“He has started training, which is good news,” Ferguson said.
An inexperienced line-up could play into the hands of the Romanians, who must better Galatasaray SK’s result at already eliminated SC Braga today to usurp the Turkish outfit for a spot in the round of 16.
Bayern Munich and Valencia are both qualified from Group F, and the former can seal top spot if they beat Europa League-bound BATE Borisov, but Valencia could pip Bayern if they collect more points against LOSC Lille Metropole.
‘CRIMINAL ACT’: The UCI said it ‘strongly condemns’ Dylan Groenewegen’s ‘dangerous behavior,’ which left Jakobsen in critical condition and injured other cyclists Dutch cyclist Fabio Jakobsen was in a coma on Wednesday, in “serious” condition, after he was thrown into and over a barrier at 80kph in the conclusion to the opening stage of the Tour de Pologne. Footage showed 23-year-old Jakobsen, of the Deceuninck-Quick-Step, racing elbow-to-elbow with fellow Dutchman Dylan Groenewegen of Jumbo-Visma as both men frantically tussled in a tight sprint to the line in Katowice. However, Jakobsen came off worst, somersaulting over the barriers before colliding with a photographer after Groenewegen had veered suddenly to the right, squeezing his rival into the security wall. “His condition is very serious. His life is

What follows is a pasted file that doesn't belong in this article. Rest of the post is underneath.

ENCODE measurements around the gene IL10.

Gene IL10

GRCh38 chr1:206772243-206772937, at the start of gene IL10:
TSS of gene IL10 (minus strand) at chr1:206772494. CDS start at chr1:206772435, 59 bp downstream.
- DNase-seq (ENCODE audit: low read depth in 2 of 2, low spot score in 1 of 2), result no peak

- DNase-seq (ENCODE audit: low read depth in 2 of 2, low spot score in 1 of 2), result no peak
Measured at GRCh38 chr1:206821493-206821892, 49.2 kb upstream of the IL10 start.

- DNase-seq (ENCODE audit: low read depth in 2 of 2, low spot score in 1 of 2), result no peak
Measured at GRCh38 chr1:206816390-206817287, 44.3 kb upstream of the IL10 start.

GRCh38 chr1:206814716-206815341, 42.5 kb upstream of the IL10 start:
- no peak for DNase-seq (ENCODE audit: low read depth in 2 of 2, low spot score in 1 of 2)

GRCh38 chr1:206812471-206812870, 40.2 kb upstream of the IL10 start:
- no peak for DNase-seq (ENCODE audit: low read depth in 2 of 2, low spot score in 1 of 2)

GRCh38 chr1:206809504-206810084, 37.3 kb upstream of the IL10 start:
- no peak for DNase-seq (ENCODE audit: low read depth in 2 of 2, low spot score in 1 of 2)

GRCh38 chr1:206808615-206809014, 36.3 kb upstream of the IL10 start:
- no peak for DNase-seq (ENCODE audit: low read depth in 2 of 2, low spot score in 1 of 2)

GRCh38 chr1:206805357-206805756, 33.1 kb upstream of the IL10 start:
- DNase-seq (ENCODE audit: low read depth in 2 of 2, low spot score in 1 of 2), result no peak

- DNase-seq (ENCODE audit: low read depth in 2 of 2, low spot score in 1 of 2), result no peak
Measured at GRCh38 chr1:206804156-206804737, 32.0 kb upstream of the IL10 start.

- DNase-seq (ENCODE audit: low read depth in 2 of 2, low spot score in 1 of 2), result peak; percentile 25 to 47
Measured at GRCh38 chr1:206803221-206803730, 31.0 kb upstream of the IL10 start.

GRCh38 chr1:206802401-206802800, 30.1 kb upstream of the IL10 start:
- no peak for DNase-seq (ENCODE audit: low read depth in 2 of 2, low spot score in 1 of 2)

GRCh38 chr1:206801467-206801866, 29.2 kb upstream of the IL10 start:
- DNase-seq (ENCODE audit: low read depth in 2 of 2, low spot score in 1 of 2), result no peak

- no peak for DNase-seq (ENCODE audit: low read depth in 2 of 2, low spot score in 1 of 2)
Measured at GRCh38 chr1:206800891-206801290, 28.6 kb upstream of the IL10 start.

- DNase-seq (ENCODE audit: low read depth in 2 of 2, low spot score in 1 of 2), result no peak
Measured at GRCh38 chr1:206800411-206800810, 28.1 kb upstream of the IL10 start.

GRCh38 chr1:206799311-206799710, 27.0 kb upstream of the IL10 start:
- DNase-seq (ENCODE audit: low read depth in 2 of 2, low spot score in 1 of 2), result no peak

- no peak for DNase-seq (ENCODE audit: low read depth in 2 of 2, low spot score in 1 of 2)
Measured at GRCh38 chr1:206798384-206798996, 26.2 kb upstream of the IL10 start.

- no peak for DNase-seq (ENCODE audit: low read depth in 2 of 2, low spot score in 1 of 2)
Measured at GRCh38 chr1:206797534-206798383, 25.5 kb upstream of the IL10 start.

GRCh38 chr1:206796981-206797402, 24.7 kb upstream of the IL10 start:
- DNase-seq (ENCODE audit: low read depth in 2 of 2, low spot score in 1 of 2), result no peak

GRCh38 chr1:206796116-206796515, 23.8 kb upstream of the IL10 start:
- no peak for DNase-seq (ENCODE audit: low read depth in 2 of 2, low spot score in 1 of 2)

Growing concern over health standards in e-sports has prompted a new federation to pledge to address the problem, as players fall victim to conditions ranging from wrist injuries to obesity, stress and diabetes. The retirement of top Chinese player Jian Zihao, better known by his gaming handle “Uzi,” sent tremors through the booming sport, whose revenues are predicted to reach US$1.1 billion this year, according to industry analyst Newzoo. The 23-year-old, hailed as an “icon” of the League of Legends game, stepped away from e-sports in June, saying that “chronic stress, obesity, irregular diet, staying up late and other reasons” had given